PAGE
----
For benchmarking purposes, we also optimize the model parameters of the clinically-validated oBPM® algorithm [9] on the training set and test it alongside all proposed models. As control case, a “flat model” is also included in this study [31]. By assuming no BP variation over time, this simple model estimates the BP to be equal to the calibration reference. In the experiments without calibration, this model outputs the average BP values over the training set. In addition to a baseline performance, its STDE provides helpful information regarding the BP variations in the dataset.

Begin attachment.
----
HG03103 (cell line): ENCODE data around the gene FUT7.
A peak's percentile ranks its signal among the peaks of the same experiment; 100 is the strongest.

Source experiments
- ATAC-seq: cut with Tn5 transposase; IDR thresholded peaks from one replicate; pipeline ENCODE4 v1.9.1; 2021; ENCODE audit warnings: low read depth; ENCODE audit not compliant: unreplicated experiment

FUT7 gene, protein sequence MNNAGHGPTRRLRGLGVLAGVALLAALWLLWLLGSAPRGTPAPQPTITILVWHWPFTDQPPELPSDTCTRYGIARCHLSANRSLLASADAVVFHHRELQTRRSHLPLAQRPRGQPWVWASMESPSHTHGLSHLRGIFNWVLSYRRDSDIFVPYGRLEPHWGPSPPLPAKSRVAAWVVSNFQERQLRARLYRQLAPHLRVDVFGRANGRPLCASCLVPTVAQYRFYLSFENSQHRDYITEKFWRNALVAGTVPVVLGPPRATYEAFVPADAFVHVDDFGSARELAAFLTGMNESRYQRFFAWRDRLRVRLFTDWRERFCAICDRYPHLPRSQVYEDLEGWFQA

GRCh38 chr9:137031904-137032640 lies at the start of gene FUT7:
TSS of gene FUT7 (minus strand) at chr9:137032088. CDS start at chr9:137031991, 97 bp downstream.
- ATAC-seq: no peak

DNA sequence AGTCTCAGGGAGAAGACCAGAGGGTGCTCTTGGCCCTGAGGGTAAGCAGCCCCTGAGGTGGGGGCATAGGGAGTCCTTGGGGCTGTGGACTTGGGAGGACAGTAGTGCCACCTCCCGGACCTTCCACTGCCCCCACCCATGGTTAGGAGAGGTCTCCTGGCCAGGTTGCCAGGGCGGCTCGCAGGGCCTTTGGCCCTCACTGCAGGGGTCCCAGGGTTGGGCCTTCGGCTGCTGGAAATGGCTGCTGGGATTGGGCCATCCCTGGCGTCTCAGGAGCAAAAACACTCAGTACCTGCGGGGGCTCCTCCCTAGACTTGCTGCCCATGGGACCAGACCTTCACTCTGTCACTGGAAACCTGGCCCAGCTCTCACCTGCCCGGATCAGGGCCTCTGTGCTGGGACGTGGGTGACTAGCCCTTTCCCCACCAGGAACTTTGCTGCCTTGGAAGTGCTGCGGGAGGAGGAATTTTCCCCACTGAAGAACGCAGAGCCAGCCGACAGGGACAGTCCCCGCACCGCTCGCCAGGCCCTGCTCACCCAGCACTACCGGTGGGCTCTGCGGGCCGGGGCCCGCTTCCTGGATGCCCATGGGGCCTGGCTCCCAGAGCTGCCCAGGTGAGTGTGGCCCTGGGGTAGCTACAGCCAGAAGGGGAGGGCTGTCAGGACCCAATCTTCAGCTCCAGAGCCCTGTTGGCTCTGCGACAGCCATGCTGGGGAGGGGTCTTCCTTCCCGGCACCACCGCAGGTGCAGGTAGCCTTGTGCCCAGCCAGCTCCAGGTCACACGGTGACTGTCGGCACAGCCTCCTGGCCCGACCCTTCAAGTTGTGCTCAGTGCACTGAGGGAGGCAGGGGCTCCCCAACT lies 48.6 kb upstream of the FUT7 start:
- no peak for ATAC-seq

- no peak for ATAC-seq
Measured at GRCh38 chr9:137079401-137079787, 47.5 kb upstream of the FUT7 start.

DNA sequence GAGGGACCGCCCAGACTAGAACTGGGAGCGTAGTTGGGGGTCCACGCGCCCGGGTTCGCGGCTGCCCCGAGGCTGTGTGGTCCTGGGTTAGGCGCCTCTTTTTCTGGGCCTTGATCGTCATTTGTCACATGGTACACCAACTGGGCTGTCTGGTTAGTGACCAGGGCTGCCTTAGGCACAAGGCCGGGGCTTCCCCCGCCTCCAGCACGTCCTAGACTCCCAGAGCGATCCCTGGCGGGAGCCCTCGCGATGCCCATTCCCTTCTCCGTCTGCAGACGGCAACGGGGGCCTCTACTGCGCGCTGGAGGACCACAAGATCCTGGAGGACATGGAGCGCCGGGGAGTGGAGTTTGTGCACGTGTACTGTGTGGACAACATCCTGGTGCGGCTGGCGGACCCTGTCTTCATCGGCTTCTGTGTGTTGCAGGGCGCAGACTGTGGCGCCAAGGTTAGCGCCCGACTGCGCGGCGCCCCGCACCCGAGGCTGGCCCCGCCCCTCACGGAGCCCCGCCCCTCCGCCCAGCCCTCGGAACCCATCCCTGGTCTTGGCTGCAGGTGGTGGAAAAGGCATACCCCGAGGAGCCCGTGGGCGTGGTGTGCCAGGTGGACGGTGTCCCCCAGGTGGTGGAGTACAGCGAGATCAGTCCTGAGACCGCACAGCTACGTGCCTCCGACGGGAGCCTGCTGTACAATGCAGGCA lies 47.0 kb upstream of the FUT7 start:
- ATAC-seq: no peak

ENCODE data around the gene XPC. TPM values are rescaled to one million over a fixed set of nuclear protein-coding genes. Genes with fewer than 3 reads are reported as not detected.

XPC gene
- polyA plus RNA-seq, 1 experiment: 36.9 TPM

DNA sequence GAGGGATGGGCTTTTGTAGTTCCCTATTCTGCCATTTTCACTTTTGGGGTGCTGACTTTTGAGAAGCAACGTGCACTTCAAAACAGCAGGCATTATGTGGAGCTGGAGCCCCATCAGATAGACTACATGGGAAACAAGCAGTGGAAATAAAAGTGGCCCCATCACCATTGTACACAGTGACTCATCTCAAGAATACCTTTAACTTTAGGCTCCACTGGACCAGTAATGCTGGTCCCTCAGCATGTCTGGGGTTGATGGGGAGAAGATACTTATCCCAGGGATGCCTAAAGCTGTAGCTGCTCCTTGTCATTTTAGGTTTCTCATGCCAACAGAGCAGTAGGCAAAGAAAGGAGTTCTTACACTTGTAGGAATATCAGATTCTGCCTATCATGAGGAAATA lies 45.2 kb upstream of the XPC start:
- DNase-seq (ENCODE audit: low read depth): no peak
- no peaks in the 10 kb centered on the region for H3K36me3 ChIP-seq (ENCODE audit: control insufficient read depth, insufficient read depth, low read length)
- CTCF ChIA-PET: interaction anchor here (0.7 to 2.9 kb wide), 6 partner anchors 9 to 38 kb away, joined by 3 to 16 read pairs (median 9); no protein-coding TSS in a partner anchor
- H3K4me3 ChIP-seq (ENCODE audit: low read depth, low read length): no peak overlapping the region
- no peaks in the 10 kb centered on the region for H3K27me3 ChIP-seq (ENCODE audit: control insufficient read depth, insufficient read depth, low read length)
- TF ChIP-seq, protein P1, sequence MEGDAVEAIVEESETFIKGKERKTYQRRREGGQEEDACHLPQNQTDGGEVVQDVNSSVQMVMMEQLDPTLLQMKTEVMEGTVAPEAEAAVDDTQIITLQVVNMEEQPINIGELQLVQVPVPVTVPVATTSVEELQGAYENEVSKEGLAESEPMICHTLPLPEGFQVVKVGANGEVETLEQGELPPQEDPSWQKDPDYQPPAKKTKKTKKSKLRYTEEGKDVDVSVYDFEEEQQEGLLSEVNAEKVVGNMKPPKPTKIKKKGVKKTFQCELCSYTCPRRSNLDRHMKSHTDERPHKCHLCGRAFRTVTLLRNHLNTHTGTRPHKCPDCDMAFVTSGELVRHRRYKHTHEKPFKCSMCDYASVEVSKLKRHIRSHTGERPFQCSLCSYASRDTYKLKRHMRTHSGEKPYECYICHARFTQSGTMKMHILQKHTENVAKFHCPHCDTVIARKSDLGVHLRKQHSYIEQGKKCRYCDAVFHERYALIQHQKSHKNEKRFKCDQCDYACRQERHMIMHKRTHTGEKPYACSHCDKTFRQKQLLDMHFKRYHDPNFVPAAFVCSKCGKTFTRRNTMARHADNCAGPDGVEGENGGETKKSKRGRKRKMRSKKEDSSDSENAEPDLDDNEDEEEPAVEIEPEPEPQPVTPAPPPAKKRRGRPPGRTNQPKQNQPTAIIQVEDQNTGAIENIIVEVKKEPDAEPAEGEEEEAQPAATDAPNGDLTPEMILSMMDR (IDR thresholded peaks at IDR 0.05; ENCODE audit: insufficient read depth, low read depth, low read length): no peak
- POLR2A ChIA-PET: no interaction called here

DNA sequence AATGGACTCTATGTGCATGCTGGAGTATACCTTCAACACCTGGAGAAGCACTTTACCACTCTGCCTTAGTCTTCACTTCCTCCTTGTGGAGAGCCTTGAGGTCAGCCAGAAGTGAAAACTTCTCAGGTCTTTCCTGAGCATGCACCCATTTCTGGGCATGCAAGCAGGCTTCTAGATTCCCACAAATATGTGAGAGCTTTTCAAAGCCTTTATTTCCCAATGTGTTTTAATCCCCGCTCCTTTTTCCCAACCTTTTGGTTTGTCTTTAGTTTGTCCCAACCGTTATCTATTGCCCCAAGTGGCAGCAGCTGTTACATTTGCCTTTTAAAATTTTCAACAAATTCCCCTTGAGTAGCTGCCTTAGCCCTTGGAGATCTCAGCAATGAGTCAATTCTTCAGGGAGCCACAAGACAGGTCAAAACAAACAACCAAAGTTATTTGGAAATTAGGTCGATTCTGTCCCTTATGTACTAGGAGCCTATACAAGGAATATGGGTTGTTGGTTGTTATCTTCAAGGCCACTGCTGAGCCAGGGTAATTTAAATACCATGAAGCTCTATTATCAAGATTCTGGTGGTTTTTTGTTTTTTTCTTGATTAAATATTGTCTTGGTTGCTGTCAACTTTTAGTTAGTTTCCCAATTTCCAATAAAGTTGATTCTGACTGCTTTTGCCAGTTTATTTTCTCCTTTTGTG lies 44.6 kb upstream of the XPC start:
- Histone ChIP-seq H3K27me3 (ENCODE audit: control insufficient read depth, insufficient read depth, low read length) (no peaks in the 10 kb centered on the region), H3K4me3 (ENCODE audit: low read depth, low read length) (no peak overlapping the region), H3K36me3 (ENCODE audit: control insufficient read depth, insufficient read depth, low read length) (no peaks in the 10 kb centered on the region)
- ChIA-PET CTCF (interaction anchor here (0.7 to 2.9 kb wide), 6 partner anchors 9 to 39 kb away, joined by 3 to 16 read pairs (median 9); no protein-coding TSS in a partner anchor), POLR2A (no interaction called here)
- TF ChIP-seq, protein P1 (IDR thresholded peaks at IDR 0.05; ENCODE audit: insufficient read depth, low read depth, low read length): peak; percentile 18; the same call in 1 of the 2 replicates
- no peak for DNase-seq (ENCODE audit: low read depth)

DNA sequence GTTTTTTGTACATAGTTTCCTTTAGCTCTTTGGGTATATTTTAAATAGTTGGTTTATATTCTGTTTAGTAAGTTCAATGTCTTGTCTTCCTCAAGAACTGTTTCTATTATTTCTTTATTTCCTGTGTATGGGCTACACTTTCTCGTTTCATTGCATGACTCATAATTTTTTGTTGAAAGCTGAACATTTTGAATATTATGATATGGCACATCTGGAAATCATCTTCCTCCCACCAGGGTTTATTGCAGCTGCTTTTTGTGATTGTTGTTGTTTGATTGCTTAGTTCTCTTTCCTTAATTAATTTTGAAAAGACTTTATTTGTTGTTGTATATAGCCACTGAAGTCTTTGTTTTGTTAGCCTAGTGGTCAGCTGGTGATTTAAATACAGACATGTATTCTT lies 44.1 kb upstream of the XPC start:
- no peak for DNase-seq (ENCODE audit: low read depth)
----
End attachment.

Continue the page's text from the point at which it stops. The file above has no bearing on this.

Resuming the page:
However, the standard norm does not allow a proper evaluation of the accuracy in tracking short or long-term BP variations within an individual [31]. Therefore, another objective of the present study is to evaluate the trending ability of the best proposed PPG-based algorithm against the invasive reference. The dataset used includes rapid and large BP variations over time due to administration of anesthetic and vasoactive drugs. It is therefore of particular interest to study this performance aspect. The trending ability of the selected ML model in providing absolute BP changes is evaluated using four-quadrant plots [32] and polar plots [33]. All possible BP changes of at least 20% [34] are identified from the reference (ΔSBPinv and ΔDBPinv), along with the corresponding BP changes assessed by the PPG-based method (ΔSBPPPG and ΔDBPPPG). Such changes are considered acute by clinicians and require an action on their part. Based on the four-quadrant plots, the concordance rate and the Pearson correlation coefficient between invasive and non-invasive approaches are computed. The concordance rate (CR) represents the proportion of (ΔBPinv, ΔBPPPG) paired values with similar direction of change. Whereas the four-quadrant plots focus on the direction of BP change, the polar plots add information relative to the amplitude of BP change. In such plots, the polar radius reflects the average amplitude of change of invasive and PPG-based methods ((ΔBPinvBPPPG)/2) and the polar angle represents the drift from the identity line. The angular concordance rate at ±30° is then calculated. It reflects the amount of data lying within the upper radial limits of ±30°, as defined in [33]. The angular bias and standard deviation of the polar angle are also assessed.